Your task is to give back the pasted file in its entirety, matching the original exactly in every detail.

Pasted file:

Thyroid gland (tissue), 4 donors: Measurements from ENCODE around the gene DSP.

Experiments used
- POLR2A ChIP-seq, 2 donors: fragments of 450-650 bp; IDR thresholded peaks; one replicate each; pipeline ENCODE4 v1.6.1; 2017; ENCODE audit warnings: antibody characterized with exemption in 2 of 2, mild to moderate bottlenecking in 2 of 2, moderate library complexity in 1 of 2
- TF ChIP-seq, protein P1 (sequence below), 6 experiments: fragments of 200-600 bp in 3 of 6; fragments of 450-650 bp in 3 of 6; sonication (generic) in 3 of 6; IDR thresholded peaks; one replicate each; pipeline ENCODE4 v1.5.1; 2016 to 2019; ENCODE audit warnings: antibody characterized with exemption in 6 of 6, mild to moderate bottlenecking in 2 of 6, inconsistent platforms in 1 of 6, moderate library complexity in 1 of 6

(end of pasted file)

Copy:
Thyroid gland (tissue), 4 donors: Measurements from ENCODE around the gene DSP.

Experiments used
- POLR2A ChIP-seq, 2 donors: fragments of 450-650 bp; IDR thresholded peaks; one replicate each; pipeline ENCODE4 v1.6.1; 2017; ENCODE audit warnings: antibody characterized with exemption in 2 of 2, mild to moderate bottlenecking in 2 of 2, moderate library complexity in 1 of 2
- TF ChIP-seq, protein P1 (sequence below), 6 experiments: fragments of 200-600 bp in 3 of 6; fragments of 450-650 bp in 3 of 6; sonication (generic) in 3 of 6; IDR thresholded peaks; one replicate each; pipeline ENCODE4 v1.5.1; 2016 to 2019; ENCODE audit warnings: antibody characterized with exemption in 6 of 6, mild to moderate bottlenecking in 2 of 6, inconsistent platforms in 1 of 6, moderate library complexity in 1 of 6